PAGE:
Now that Joe Mauer has won the MVP and become the first catcher since at least 1900 to lead his league in OPS, and Tim Lincecum has won his second’s consecutive Cy Young Award, how much will it cost to sign them?
The talk is that the Twins are going to try to convince Mauer to stay in the Twin Cities (he’s from St. Paul, of course), for a hometown discount in the neighborhood of $120 million over seven years. That’s an awful lot of money, but Mauer could make far more playing for one of MLB’s top eight teams (the Yankees obviously — he’s all-time good.)
There’s also talk that he could make enormous dollars in endorsement deals and advertising if he played in New York or Boston. You weight that against being a huge star in your hometown.
My guess is that the MVP Award means the Twins will have to come closer to the $180 million, eight year deal that Mark Tiexiera got last year from the Yankees to get Mauer to still agree to a discount.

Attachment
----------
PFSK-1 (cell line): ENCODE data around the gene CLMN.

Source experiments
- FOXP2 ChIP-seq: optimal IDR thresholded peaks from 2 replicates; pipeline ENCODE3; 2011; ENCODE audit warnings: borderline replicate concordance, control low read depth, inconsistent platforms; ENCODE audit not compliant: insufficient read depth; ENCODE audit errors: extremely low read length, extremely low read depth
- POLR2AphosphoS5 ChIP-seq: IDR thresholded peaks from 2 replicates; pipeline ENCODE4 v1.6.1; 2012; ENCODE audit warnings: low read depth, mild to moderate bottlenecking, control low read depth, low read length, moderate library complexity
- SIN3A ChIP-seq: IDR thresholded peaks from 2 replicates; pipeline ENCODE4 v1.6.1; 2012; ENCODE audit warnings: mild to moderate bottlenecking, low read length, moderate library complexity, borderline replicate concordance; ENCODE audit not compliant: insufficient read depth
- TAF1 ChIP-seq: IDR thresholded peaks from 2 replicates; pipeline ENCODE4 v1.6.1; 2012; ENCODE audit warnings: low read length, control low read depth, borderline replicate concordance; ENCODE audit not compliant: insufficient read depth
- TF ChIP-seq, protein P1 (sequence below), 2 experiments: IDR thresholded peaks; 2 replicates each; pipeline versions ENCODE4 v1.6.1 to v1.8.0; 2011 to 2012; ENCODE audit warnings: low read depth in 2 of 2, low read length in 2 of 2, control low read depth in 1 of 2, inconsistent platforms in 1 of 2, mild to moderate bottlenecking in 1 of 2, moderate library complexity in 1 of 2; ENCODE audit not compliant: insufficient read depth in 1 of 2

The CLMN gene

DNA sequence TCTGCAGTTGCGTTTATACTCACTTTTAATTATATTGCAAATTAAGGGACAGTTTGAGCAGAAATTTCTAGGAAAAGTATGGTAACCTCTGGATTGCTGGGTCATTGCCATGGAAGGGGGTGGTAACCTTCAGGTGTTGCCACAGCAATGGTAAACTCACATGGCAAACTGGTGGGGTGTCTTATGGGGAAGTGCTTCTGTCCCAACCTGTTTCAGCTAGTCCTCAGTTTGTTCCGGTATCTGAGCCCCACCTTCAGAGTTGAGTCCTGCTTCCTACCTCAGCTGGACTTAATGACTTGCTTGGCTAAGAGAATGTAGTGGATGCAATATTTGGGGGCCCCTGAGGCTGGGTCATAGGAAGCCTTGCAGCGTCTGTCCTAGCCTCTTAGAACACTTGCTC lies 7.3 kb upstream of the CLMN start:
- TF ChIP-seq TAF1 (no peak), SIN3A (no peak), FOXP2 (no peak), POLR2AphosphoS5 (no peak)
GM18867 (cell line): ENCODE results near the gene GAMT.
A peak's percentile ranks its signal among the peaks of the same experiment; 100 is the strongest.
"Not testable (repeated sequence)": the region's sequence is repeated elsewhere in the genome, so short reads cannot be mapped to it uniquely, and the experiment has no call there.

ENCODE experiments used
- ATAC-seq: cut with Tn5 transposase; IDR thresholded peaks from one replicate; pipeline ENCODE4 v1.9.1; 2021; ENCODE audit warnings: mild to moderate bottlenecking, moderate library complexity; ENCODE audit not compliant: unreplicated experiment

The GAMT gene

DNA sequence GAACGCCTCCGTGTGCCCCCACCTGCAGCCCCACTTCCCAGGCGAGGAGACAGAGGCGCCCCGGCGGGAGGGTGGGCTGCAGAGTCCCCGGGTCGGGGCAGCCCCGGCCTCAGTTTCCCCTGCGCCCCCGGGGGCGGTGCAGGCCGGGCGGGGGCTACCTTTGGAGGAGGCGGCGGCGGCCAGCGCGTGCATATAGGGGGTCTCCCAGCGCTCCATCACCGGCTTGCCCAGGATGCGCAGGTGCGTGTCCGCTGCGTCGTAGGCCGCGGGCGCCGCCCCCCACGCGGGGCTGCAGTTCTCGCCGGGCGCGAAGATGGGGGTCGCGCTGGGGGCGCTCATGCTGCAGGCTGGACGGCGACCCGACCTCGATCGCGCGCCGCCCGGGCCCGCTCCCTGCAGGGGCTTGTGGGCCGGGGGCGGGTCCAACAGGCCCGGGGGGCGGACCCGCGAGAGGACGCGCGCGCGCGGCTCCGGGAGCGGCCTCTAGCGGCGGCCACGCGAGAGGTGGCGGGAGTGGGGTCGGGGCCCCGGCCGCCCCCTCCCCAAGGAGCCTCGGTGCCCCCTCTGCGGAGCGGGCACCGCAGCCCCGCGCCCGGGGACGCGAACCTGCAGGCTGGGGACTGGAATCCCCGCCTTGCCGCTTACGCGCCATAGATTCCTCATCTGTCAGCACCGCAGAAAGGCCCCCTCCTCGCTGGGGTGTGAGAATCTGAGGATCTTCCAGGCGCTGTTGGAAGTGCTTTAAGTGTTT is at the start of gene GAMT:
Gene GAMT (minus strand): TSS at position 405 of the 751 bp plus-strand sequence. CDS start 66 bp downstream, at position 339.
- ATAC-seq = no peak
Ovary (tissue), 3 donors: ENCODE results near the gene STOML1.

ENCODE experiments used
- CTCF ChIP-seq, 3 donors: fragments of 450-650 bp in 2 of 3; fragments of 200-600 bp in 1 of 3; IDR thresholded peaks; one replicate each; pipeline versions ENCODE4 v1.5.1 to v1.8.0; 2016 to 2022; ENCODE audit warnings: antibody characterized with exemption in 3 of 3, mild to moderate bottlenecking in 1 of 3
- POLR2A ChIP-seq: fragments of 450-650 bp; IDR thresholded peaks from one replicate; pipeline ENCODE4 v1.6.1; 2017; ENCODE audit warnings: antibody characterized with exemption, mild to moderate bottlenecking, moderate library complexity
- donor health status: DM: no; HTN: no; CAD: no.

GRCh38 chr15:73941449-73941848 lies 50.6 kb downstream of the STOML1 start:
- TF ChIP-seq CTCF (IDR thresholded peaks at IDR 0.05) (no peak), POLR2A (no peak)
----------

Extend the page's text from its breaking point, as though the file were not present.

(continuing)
Tim Lincecum’s agent is apparently talking about going to arbitration, according the SF Chronicle’s John Shea. There’s also talk that Lincecum’s agent and the union are considering filing for $23 million and one dollar, since that’s one more dollar than what C. C. Sabathia makes now.
The last part is just blather, I suspect, much like Scott Boras’s claim that Stephen Strasburg was a $50 million player. After priming the market, Strasburg ultimately signed for $15.1 million, and I have a strong feeling that Lincecum’s final arbitration number would come a lot closer to that than the $23 million number above. His agent’s job is to maximize the actual final contract, and I can’t imagine him coming in with a number that he wouldn’t have closer to a 50% chance on.
As an older man than Lincecum, I’m a big fan of the guaranteed long-term contract. However, after winning two Cy Young Awards in a row, I can see why they’d want to go arbitration unless the Giants really wowed him on a deal that takes him up to free agency. I still think there’s a good chance of a long-term deal, because I think that the $23 million dollar is just another attempt to prime the market.